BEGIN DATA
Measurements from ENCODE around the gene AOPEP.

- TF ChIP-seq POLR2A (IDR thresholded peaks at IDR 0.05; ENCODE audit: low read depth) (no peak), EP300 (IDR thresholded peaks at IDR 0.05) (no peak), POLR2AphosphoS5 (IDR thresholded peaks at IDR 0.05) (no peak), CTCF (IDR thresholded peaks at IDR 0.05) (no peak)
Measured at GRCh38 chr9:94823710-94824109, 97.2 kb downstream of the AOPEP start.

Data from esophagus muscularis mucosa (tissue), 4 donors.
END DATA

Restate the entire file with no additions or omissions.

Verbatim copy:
Measurements from ENCODE around the gene AOPEP.

- TF ChIP-seq POLR2A (IDR thresholded peaks at IDR 0.05; ENCODE audit: low read depth) (no peak), EP300 (IDR thresholded peaks at IDR 0.05) (no peak), POLR2AphosphoS5 (IDR thresholded peaks at IDR 0.05) (no peak), CTCF (IDR thresholded peaks at IDR 0.05) (no peak)
Measured at GRCh38 chr9:94823710-94824109, 97.2 kb downstream of the AOPEP start.

Data from esophagus muscularis mucosa (tissue), 4 donors.